And now we’re left with the 60-win Atlanta Hawks. A feel-good story all season long. And there’s nothing left to feel good about. Injuries have wiped out the Hawks. First the NYPD broke defensive stopper Thabo Sefolosha’s leg in a nightclub incident. Then Al Horford pinky finger was dislocated at the beginning of the playoffs. Then DeMarre Carroll went down with what looked like a horrific ACL tear, but turned out to be a hyper-extended knee and bone-bruise. Then Kyle Korver’s ankle was broken by the bowling ball known as Cavs guard Matthew Dellavedova.

Of course, the Cavs have been dealing with their own injuries to numerous players. Love’s shoulder. Irving’s ankle issues leading to knee tendinitis. The Cavs depth has surprised most. Depending on Matthew Dellavedova and James Jones was not what GM David Griffin had in mind when dreaming about the playoffs in March.  The injuries to LeBron are visible as well. He just keeps playing. Grimacing and stretching his legs. But LeBron just keeps going. He is inevitable. His team will win again because he makes everyone else so much better and because he is bigger, stronger, faster and hyper-intelligent on the court.

LeBron is 30 years old. For the last five years, the Eastern Conference playoffs have felt inevitable. Unsurprising.


In 2013, I jumped on the Pacers in February, admiring their Celtics-style defense and the emergence of Paul George. Heat over Pacers in 7 games. Three of the first six games were grinders. Brutal and close. Game 7: Heat blow out the Pacers by 21.

In 2014, those Pacers started the season 40-11, looking every bit as dominant as a team might look, before slumping to the regular season’s finish line. Slowly, the Pacers pulled themselves together and got back their defensive intensity as the playoffs moved on. They would meet the Heat in an Eastern Conference Finals rematch. After giving the country a ray of hope in a Game 1 win, the Pacers went on to drop Games 2, 3 and 4 in increasingly ugly fashion. They squeaked out a Game 5 win, making the series look respectable, before the avalanche of Game 6 hit them. Miami’s 25-point win gave the Eastern Conference Playoffs a similar final note. Demolition.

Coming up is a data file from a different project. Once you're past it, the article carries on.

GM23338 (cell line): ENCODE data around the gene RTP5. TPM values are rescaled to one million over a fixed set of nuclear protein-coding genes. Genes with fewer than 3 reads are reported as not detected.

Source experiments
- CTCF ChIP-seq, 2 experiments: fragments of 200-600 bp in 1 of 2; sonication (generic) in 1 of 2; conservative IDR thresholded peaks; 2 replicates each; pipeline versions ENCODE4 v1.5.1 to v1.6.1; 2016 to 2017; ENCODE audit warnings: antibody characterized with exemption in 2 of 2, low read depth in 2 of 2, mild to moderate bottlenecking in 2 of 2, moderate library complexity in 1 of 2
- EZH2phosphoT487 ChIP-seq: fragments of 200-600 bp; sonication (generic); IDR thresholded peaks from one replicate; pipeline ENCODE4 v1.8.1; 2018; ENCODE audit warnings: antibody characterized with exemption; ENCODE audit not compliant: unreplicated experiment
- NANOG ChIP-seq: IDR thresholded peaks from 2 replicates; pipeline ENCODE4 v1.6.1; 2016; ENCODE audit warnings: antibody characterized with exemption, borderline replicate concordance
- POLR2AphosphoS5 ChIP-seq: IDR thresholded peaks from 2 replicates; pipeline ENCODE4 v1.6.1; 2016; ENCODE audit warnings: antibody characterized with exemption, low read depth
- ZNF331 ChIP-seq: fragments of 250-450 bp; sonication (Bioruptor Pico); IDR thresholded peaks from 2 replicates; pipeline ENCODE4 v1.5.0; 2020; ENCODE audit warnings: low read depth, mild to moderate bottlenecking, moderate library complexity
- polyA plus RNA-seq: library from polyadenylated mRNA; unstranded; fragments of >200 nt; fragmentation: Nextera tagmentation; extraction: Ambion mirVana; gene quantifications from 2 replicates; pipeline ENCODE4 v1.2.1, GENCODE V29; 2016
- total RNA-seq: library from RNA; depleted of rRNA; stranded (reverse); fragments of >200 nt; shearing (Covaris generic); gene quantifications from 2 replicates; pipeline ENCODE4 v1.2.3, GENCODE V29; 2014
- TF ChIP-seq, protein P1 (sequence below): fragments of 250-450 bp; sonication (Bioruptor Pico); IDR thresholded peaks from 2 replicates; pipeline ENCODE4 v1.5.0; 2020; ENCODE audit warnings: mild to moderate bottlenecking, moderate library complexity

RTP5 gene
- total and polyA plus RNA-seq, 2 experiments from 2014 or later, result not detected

The Pacers lost Paul George over the summer to a freak leg injury. Their franchise is now aging and about to disintegrate.

You know the story…


LeBron is 30 years old. The Golden State Warriors and their continued mastery of the NBA stand in LeBron’s way. Kyrie Irving’s ankles and knees will rest until Thursday, June 4. Both of the Conference Finals series could end in four game sweeps. We could be waiting for nine days. Game One of the Finals will surely be a sloppy contest, filled with rust and dust. There won’t be a sense of inevitability to the Finals. LeBron and his Cavs will be done with the East. There will be dramatic moments. Steph Curry’s ascension to the top of America’s sporting landscape will continue.

It leaves me with a question, though. How old will I be when the Eastern Conference Playoffs become intriguing again? Will LeBron be 37? A full-time Karl Malone-type of power forward who no longer chases down blocks in the open court? Will LeBron be 40? The best sixth-man in the NBA? Will LeBron retire at age 35, too proud to continue playing after his legs betray him?

For now, LeBron remains close to his peak. Putting up ridiculous numbers, and instilling fear in his opponents. The Hawks are just one team in a long line of them. Hopefully they manage one win before their time is up in these East Finals.

Tagged , , , , , , , , , , , , , ,

Leave a Reply

Fill in your details below or click an icon to log in: Logo

You are commenting using your account. Log Out / Change )

Twitter picture

You are commenting using your Twitter account. Log Out / Change )

Facebook photo

You are commenting using your Facebook account. Log Out / Change )

Google+ photo

You are commenting using your Google+ account. Log Out / Change )

Connecting to %s

%d bloggers like this: